Eczema is a tricky skin condition to manage. Almost anything can cause flare ups — stress, changes in routine, new seasons…the list goes on. I’ve had the condition since childhood, and the way it affects my skin has changed enormously over time. Flare-ups pop up in new spots on my body now, and the same remedies I used in my youth (mostly Vaseline and a cleanser-free routine) aren’t effective.
While scrolling through TikTok, I came across videos about topical steroid withdrawal. I had never heard of it before, and was quickly enlightened about its prevalence among those with skin conditions, and what a painful, difficult process it is. I was alarmed — topical steroids are a big part of my skin care routine, and I had no idea about topical steroid withdrawal.
In order to find out more, I reached out to a TikToker who has experienced it and dermatologists. Read on for what they had to say.
What Is Topical Steroid Withdrawal?
According to Dr. Ruth Jobarteh, M.D., dermatology advisor to DRMTLGY, topical steroid withdrawal can be broken down into two parts: the addiction phase and the withdrawal phase.
“Topical steroid addiction or withdrawal occurs due to inappropriate use, typically from the use of moderate to high potency steroids on the face and genitals over a long period of time in people with various skin conditions, especially eczema and seborrheic dermatitis,” she explains. “The ‘addiction’ phase occurs when the area of concern is completely symptom-free while using the topical steroid, and the “withdrawal” phase typically occurs within days or weeks of discontinuing the steroid, which leads to redness, burning, peeling, scaling, swelling, acne-like bumps, itching, and pain.”
New York City-based dermatologist Dr. Snehal Amin adds that “sometimes people report systemic symptoms including tiredness, hair loss.” According to Jobarteh, those symptoms can last for months.
Emilie Chho, a TikTok user who went viral after sharing her experience with topical steroid withdrawal, tells me that there’s so much misinformation out there. One of the most common errors is confusing withdrawal for an eczema flare-up.
“Topical steroid withdrawal is not the same as eczema,” she explains. “Too many doctors or people will say that this is just worsening eczema. Chho knows firsthand that the two are extremely different. “I've had eczema before it became like this, and it was never anything with the thermoregulation or full red skin syndrome condition. Eczema is small patches or patches of rash. This is totally different.”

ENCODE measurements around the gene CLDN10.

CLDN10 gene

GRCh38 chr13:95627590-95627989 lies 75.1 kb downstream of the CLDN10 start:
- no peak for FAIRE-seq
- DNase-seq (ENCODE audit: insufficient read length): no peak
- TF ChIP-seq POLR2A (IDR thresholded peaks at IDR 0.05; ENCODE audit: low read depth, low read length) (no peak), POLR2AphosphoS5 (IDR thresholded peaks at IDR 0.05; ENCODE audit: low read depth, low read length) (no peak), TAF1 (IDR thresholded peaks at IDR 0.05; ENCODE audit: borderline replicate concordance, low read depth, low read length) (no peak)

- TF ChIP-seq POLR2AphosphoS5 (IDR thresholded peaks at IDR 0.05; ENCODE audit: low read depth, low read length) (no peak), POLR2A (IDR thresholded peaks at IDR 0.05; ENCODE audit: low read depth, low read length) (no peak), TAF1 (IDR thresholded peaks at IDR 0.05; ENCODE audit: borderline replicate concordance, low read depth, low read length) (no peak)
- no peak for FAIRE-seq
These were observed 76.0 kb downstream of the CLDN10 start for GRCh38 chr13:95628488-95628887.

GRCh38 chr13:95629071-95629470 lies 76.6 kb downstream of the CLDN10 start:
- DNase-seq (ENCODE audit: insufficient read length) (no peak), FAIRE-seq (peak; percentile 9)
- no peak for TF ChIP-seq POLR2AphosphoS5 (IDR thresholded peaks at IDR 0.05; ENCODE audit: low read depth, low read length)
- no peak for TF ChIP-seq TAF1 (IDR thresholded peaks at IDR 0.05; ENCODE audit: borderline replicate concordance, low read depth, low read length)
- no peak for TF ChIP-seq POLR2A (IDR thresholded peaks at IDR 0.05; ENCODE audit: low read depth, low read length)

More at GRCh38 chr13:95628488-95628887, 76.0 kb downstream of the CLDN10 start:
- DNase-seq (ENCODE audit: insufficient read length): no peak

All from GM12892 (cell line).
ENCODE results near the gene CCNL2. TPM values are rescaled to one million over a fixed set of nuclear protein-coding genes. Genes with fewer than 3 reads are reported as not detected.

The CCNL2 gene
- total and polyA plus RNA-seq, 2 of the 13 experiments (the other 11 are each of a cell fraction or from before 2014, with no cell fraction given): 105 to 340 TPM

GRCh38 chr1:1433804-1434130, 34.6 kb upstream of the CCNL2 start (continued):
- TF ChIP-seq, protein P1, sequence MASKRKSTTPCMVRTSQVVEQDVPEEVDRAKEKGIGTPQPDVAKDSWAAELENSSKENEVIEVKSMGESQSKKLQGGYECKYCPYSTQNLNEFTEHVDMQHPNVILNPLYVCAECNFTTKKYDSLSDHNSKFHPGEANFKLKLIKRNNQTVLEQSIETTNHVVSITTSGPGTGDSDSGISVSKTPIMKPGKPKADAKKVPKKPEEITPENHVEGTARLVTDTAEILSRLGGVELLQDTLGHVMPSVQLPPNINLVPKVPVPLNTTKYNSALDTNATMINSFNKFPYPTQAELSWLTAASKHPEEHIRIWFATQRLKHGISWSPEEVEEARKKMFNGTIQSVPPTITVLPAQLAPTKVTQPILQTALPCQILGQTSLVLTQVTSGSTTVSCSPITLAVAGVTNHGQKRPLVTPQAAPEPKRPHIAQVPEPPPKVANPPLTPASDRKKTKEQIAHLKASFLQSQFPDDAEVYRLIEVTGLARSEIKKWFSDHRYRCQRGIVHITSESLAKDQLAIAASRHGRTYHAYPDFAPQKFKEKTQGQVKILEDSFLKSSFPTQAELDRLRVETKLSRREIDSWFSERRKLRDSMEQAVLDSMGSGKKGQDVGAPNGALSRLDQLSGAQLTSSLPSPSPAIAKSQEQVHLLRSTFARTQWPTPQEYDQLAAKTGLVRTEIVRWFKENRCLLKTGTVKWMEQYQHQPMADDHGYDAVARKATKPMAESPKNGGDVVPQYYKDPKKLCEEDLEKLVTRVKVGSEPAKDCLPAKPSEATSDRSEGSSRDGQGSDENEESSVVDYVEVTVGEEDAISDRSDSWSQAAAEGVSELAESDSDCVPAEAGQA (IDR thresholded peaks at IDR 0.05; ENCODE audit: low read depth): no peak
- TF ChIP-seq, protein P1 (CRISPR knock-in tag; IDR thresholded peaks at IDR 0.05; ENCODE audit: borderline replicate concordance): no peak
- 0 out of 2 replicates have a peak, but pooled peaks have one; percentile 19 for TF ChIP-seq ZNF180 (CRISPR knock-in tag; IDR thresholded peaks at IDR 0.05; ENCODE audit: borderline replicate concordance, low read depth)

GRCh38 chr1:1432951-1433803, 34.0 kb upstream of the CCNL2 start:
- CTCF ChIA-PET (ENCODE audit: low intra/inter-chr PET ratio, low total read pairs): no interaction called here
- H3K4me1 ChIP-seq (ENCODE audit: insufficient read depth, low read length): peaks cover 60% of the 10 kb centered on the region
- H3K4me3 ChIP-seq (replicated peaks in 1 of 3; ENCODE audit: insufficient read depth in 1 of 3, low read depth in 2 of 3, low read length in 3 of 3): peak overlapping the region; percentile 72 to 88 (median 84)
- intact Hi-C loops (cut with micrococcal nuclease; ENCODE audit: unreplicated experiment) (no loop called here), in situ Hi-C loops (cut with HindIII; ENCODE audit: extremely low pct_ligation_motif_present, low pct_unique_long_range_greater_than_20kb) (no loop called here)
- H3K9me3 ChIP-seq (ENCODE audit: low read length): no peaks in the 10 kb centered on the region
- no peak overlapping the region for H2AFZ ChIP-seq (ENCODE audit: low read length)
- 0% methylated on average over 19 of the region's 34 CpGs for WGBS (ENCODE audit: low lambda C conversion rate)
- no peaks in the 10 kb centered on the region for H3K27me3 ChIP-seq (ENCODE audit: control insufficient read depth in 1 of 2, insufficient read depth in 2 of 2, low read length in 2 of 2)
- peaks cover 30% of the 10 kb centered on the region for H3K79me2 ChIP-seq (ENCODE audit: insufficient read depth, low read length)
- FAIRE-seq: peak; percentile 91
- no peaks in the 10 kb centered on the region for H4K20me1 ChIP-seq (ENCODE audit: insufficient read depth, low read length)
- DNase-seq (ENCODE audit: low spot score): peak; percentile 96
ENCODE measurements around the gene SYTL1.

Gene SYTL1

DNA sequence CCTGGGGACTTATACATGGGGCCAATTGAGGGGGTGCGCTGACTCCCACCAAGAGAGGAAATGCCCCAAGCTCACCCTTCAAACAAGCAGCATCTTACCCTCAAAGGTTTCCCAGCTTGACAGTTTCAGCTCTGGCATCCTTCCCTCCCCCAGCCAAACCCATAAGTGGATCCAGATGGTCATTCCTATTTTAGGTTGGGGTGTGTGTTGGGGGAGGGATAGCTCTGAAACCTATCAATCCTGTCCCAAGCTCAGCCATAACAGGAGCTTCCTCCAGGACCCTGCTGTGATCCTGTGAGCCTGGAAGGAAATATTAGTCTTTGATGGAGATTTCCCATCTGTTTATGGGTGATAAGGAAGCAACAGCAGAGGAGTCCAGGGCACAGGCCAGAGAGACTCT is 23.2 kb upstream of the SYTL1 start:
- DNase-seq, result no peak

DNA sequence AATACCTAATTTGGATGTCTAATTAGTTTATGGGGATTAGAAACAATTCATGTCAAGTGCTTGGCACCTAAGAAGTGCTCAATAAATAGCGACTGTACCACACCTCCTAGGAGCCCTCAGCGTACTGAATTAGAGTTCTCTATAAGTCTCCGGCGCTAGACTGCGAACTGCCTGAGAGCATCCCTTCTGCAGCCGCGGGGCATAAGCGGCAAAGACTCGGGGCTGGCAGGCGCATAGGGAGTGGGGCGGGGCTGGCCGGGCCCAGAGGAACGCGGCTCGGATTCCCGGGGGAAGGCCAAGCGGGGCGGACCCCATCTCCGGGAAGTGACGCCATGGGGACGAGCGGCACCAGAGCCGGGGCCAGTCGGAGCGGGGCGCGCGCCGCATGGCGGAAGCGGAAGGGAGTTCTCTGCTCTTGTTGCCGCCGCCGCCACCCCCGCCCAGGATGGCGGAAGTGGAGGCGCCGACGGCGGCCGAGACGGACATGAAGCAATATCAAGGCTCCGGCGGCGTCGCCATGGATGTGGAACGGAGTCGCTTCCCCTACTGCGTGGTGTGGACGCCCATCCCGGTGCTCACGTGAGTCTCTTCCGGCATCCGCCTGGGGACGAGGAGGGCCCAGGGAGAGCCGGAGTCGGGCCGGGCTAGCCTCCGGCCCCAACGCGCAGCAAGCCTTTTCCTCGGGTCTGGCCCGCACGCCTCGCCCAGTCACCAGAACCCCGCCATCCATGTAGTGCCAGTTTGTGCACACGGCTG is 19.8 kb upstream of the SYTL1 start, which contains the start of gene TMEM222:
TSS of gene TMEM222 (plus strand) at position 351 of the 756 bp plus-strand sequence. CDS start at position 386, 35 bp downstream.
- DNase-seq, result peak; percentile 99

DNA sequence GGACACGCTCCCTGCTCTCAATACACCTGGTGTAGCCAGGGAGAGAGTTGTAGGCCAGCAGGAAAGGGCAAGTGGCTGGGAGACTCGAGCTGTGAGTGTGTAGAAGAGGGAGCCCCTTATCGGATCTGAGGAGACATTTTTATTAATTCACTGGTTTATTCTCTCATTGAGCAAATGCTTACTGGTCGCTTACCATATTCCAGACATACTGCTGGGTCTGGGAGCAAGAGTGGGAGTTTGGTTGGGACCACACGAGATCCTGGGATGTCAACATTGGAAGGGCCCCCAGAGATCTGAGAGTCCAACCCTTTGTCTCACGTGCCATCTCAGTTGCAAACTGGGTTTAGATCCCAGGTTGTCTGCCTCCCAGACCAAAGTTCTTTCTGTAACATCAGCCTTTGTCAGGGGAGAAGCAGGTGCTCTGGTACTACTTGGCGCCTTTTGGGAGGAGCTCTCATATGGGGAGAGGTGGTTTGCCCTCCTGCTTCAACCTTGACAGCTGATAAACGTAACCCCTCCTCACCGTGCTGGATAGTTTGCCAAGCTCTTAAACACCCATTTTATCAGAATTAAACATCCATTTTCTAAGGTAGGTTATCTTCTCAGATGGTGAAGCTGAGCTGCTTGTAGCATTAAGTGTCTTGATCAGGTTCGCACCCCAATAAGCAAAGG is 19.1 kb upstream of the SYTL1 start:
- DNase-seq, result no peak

There are several ways to treat topical steroid withdrawal, and most people experiencing it will need to employ a combination of them over time to help heal their skin.
Double board-certified dermatologist Dr. Brendan Camp advises that the “goal of therapy is to stop the inappropriate use of topical steroids so that the skin recovers from withdrawal symptoms.” He adds that treatments can include “gentle skin care, oral antibiotics that have anti-inflammatory properties, and topical medications that are not steroids but help address inflammation through different mechanisms of action. Symptoms may also be treated with cold compresses, gentle cleansers and moisturizers, or antihistamines.”
Chho has found that Rinvoq, a one-a-day pill for inflammation, has helped her skin rejuvenate.
“Hopefully, I do not experience withdrawal symptoms from this medication, but I know it is not a steroid and that I am doing better,” she tells me. She’s also noticing that her skin does not have the same elasticity or texture as it did when she had topical steroid withdrawal and is getting smoother.
Looking for other ways to treat eczema flare-ups this summer? “Take warm showers or baths for 10 minutes or less, and avoid hot showers and baths because hot water dries out the skin,” Jobarteh recommends. “And opt for gentle and fragrance-free products, like the Aveeno Ultra-Calming Foaming Cleanser and La Roche Posay Lipikar AP+ Gentle Foaming Moisturizing Wash.”
If you’re going to use topical steroids, Jobarteh stresses the importance of following your prescribing dermatologist’s instructions in order to make sure you’re using your cream or pill safely.
For those experiencing topical steroid withdrawal, Chho says: “You do not have to use steroids again; you have a choice. Try to find a supportive doctor to help you through this. Teach and educate family friends about this, so they are aware.”
It’s also important to give yourself time. With the right information and support, your skin and your mind will recover.